This study explores why firms distribute excess cash as specially designated dividends (SDDs) instead of using regular dividends or repurchasing shares. We survey top managers of NASDAQ, AMEX, and NYSE firms issuing at least one SDD between 1994 and 2001. The results show that firms tend to pay SDDs when they experience strong earnings and cash flows and want to increase at least temporarily the yield to shareholders. Having strong earnings and cash flows also provide an impetus for regular dividend increases, but paying regular dividends is part of a firm's standard dividend policy. The primary motives for repurchasing shares are to take advantage of perceived market undervaluation of the firm's shares and to improve performance measures, especially. Overall, the results lend support to the signaling explanation for the disbursement of excess funds, but not the free cash flow or wealth transfer explanations.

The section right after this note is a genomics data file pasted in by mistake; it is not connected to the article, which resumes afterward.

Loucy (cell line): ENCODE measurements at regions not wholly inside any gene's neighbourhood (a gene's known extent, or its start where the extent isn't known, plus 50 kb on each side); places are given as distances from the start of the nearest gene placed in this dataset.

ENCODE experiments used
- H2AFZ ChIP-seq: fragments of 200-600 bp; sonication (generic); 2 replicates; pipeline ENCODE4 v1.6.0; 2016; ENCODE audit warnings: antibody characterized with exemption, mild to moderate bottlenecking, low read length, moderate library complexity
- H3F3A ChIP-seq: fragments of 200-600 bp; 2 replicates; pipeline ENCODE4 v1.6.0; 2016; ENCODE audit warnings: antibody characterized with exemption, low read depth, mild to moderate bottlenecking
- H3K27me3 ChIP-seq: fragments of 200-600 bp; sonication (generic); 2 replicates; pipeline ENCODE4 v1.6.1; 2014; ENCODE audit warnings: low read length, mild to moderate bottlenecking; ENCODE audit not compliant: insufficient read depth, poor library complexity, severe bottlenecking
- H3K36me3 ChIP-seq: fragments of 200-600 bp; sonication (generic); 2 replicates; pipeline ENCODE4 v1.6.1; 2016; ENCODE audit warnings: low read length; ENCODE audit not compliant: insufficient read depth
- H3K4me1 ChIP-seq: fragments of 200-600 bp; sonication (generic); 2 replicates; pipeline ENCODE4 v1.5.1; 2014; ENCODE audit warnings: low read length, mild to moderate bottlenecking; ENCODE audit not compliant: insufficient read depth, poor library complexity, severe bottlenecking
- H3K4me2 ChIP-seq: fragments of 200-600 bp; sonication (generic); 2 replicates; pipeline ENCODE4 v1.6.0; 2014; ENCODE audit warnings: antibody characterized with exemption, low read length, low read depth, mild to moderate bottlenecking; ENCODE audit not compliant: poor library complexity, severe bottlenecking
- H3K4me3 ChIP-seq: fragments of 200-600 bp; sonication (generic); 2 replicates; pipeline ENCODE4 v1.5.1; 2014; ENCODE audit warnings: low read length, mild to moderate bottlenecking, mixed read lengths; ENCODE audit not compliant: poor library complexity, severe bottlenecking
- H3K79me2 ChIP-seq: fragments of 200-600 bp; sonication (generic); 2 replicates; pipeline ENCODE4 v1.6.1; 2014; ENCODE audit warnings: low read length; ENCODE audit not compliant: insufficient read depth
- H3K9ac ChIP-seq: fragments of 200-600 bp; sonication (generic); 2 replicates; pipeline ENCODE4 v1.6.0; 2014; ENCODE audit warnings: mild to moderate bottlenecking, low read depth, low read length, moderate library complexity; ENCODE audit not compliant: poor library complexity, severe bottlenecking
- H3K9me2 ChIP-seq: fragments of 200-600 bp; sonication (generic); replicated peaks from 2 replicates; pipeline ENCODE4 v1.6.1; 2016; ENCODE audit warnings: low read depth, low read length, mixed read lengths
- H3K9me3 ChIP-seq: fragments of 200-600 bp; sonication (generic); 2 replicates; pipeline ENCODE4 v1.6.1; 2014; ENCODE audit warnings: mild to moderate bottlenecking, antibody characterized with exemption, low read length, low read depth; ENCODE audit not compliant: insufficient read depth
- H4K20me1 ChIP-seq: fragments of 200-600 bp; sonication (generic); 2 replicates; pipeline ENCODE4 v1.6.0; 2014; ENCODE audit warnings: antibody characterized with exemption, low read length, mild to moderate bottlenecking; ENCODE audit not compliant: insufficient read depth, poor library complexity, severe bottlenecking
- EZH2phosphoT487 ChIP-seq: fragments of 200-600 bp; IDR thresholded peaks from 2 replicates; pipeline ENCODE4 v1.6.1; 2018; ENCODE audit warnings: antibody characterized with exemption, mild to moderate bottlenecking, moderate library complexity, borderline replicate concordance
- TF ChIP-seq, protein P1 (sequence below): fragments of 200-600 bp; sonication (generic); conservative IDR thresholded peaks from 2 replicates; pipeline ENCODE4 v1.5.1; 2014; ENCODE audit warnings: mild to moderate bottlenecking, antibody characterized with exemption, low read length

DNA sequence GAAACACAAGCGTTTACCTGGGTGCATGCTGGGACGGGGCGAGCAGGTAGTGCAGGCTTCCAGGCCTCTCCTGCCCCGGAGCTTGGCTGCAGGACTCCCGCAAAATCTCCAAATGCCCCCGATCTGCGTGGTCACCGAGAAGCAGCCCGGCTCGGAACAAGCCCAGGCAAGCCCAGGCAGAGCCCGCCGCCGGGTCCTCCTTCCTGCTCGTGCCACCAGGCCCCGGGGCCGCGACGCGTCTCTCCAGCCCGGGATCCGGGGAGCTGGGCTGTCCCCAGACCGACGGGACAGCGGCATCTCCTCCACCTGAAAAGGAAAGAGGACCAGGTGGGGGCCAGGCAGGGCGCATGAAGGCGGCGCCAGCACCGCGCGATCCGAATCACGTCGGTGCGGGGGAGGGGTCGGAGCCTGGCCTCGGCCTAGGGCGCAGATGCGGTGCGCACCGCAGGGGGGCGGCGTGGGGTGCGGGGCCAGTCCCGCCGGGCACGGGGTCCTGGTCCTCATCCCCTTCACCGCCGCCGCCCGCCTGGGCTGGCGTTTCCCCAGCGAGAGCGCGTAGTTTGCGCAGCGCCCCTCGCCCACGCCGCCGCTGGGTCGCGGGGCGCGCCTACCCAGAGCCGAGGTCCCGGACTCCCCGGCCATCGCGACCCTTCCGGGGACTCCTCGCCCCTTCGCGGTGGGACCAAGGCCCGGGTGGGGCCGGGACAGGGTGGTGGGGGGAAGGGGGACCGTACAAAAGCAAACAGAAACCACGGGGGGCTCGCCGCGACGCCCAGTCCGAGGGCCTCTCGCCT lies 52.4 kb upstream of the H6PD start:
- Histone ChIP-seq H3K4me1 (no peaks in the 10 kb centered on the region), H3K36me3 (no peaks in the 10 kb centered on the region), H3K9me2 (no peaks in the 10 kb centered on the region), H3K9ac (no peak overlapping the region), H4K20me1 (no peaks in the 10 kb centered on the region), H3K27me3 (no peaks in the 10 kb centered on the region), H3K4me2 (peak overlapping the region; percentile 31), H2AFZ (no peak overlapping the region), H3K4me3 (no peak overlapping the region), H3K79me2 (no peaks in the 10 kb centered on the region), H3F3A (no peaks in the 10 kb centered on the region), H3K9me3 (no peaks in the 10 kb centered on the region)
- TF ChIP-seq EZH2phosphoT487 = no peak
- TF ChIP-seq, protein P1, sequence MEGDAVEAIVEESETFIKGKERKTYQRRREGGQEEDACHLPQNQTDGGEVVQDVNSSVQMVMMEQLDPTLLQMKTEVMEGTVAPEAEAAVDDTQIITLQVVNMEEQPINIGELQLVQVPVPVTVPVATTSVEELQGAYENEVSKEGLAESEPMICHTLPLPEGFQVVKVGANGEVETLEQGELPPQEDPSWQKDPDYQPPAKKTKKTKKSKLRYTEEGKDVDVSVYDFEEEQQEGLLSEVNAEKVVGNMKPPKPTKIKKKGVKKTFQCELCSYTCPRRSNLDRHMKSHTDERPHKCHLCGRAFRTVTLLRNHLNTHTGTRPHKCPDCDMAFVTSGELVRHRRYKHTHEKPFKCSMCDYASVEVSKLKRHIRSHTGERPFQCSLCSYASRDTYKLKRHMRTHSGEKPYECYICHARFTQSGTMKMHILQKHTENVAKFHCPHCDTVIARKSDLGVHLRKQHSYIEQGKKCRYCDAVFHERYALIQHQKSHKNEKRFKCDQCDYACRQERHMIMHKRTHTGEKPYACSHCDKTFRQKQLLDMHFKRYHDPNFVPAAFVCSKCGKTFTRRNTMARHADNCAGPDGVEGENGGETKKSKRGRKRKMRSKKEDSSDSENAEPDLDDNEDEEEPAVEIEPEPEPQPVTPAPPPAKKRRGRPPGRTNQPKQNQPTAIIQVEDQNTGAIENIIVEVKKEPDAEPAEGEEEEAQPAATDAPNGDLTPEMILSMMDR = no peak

Baker, H. Kent; Mukherjee, Tarun K.; and Powell, Gary E., "Distributing excess cash: the role of specially designated dividends" (2004). Department of Economics and Finance Working Papers, 1991-2006. Paper 28.